Everyone knows that video games contain some violence and sexually suggestive content. According to the National Coalition Against Censorship, http://ncac.org/resource/a-timeline-of-video-game-controversies, the first game with violent content to be pulled off the shelves was “Death Race”, released in 1976. Although it was little more than grainy black and white images, with no discernable graphic gore, the creatures that were killed make a little “eek” sound, which alarmed the censors and it was taken off the market.
Today, little has changed when it comes to video game censorship hysteria. Yes, there are better color graphics and extraordinary sound effects included in today’s games, however, it is no worse than what you would view on prime time television in shows like “The Walking Dead”, where brains are routinely splattered and people are shown being eaten alive by decomposing zombies.
One of the most erroneous claims by the pro-censorship lobby is that viewing and playing video games with violent content drives young people to commit violent acts. The 2012 shooting at Sandy Hook Elementary not only energized the gun control agenda, but also brought the topic of video game censorship back to the forefront.
Apparently, Adam Lanza, the Connecticut shooter, was described as an “avid gamer”. Although police found after the murder/suicide that his hard drive was destroyed, and that there were no direct links from video game content to the crime, the media harped on the fact that he loved playing video games, in particular Dance Dance Revolution, a game that revolves around physical dancing and music, that has actually helped teens get fit. The content of the games he played did not seem to matter. They cited “gaming” as a precursor to his violent acts. Other mass shootings have been attributed to “game addiction” which stimulated aggression.
A study by Harvard Medical School Center for Mental Health and Media, documented in Grand Theft Childhood, http://www.grandtheftchildhood.com/GTC/Home.html, shows that there the correlation between violent video games and violent crime is a fallacy. So many other factors, like parenting, childhood mental illness, child abuse and other experiences hold more sway concerning what a person will or will not do, given the right circumstances. If there were no violent games, they would find a trigger in something else like comic books or graphic novels.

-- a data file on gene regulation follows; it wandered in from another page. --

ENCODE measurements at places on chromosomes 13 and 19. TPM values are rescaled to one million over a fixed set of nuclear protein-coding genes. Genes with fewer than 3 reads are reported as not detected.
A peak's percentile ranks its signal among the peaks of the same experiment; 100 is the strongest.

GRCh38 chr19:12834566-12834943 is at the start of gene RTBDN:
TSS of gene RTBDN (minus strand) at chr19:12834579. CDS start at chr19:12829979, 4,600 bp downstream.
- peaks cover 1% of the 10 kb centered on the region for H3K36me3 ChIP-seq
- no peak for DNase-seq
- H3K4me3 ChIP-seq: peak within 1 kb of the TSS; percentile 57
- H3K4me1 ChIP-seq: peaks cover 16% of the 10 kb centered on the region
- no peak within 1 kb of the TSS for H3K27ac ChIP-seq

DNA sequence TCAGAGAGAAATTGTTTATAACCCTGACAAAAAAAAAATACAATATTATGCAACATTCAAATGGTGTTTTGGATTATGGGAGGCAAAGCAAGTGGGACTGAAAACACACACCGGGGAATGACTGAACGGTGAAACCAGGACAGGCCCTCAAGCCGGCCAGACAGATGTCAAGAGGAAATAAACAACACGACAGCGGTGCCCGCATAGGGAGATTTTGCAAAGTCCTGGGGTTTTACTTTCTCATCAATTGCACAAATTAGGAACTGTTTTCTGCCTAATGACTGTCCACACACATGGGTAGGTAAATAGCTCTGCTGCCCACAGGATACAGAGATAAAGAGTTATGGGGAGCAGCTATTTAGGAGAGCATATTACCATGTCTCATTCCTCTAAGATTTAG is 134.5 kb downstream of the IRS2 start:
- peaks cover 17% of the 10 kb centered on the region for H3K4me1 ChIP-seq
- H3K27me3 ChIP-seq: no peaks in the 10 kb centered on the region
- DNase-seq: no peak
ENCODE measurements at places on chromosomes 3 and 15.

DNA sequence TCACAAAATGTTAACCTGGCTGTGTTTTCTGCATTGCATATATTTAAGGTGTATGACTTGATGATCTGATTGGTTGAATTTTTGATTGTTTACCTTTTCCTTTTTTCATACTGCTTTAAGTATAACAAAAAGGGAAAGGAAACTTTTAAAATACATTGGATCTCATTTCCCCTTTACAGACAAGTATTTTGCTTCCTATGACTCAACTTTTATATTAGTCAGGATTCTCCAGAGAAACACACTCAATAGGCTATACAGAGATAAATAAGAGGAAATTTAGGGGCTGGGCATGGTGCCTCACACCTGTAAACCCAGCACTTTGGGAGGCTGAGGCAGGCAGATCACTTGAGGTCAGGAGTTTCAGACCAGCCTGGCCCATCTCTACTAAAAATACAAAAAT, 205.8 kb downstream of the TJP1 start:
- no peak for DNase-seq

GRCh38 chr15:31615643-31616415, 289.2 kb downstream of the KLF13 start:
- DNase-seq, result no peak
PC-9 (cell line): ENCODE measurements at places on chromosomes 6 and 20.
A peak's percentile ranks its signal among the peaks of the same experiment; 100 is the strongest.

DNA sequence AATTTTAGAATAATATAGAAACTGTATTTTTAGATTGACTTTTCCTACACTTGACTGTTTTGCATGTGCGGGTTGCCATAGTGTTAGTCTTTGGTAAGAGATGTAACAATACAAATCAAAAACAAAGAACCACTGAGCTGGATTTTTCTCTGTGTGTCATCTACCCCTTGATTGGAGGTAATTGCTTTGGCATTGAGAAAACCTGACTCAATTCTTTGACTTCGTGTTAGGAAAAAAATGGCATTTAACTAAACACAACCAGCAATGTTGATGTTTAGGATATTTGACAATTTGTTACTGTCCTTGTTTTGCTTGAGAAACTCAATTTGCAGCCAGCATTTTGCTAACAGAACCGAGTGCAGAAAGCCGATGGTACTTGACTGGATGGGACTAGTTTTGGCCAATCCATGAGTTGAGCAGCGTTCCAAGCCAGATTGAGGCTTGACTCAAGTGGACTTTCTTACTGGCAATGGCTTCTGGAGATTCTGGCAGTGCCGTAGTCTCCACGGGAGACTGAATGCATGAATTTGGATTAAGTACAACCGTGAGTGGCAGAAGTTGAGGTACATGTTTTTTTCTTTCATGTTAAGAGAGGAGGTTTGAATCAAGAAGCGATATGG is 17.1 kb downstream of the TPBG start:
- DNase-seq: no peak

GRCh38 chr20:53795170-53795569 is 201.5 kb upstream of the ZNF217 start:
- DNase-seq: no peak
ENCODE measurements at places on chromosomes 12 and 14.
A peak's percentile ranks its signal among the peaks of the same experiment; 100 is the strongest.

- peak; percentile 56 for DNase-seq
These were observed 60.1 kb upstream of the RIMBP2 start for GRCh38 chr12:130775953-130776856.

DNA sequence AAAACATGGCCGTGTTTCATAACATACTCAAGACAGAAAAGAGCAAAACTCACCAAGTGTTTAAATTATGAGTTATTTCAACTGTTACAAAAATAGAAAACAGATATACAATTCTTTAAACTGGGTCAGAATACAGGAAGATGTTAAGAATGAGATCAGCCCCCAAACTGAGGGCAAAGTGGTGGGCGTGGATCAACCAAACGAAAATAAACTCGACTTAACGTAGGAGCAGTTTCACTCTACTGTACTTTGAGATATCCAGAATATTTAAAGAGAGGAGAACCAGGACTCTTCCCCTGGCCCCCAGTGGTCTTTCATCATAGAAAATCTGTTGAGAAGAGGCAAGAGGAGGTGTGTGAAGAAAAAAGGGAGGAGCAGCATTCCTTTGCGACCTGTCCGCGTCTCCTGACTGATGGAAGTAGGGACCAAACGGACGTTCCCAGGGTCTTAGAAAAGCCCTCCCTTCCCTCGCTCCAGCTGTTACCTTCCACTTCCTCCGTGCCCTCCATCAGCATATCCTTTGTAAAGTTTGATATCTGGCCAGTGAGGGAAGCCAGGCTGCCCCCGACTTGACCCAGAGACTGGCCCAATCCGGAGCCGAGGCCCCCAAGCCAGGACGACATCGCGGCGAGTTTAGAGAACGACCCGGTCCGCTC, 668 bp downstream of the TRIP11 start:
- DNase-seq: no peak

Before video games, the Beatles’ White Album was blamed for Charles Manson and his family committing brutal murders in 1969. This does not take into account the millions of people who enjoyed the album without thinking that it contained hidden messages about a violent race war directly from the fab four. A twisted mind can take anything from a TV commercial to a song and think it has a satanic or violent message.
Japan has produced the most gory, violent content in video games to date. Conversely, they have a much lower crime rate than the United States. With the number of “avid gamers” among Japan’s population, and the extreme content of some of these games, it would hold true that they would have mass murders and other acts of aggression occurring on a daily basis.
An agenda to censor video games takes the focus off of more important needs of society, like mental health treatment and assistance for families in crisis. As long as society has video games to blame for tragedies beyond comprehension, the underlying sources of these violent acts will not be properly addressed.